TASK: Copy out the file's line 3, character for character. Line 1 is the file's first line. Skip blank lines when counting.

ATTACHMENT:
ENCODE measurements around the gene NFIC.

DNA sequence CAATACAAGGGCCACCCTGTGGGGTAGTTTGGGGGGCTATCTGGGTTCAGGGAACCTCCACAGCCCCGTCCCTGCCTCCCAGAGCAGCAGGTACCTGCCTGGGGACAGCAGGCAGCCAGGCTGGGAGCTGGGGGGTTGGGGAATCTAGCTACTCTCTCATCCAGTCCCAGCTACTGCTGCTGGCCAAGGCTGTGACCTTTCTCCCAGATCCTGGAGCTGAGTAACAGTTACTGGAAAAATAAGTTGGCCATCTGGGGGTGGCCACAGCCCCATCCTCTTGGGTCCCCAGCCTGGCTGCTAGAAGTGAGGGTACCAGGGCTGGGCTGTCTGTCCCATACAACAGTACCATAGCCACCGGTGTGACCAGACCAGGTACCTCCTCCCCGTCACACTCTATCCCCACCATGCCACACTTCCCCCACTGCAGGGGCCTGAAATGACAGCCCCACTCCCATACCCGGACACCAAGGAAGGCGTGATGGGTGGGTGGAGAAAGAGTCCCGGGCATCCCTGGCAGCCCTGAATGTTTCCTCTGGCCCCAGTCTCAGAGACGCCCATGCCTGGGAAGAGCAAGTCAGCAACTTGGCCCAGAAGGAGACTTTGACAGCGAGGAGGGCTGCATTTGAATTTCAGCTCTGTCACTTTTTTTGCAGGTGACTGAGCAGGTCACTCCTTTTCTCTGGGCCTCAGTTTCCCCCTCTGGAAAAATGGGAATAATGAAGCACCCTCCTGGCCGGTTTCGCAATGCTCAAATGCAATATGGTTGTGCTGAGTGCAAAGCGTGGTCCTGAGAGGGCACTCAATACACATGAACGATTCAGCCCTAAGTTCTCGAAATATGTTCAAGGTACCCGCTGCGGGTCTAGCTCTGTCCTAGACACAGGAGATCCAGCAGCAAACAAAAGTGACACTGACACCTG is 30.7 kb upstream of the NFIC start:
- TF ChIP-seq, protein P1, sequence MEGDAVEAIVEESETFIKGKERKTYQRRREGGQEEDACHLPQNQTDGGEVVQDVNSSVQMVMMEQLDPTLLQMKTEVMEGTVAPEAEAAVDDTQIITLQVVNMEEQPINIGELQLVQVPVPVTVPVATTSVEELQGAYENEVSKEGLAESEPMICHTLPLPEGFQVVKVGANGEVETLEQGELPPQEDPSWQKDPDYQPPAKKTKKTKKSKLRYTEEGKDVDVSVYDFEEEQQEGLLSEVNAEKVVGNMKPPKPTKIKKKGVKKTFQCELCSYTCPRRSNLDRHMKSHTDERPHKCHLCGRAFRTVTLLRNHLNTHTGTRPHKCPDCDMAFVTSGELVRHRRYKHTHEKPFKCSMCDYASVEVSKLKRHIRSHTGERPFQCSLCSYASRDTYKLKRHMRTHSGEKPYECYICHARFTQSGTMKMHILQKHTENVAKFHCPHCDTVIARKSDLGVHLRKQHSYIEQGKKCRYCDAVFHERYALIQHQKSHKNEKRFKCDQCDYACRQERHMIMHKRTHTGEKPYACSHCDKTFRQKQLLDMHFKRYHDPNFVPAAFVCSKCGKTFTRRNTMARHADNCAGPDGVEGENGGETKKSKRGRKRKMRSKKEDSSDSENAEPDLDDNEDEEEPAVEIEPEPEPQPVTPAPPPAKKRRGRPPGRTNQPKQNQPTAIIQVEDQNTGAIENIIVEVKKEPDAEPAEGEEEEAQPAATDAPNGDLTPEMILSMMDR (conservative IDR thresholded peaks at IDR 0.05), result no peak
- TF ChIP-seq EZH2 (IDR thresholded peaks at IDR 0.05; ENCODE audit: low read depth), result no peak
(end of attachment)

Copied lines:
- TF ChIP-seq, protein P1, sequence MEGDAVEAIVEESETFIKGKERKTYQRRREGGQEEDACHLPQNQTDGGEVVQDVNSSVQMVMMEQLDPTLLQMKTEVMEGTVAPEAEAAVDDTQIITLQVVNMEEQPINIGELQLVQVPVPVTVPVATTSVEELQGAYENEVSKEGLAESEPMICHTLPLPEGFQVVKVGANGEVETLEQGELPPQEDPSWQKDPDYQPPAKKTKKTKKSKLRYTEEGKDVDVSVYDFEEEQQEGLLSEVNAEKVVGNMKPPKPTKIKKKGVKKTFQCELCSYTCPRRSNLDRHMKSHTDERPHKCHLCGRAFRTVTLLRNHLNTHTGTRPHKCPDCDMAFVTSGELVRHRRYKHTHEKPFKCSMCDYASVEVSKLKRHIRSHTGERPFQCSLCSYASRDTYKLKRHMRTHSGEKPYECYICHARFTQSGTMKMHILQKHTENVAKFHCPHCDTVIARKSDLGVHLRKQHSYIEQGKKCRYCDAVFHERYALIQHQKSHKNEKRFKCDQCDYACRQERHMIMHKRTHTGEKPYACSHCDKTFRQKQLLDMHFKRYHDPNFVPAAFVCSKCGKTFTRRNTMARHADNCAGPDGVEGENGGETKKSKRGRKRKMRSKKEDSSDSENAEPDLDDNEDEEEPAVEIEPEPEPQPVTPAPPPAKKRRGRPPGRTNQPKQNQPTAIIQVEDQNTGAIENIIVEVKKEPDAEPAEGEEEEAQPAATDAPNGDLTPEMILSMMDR (conservative IDR thresholded peaks at IDR 0.05), result no peak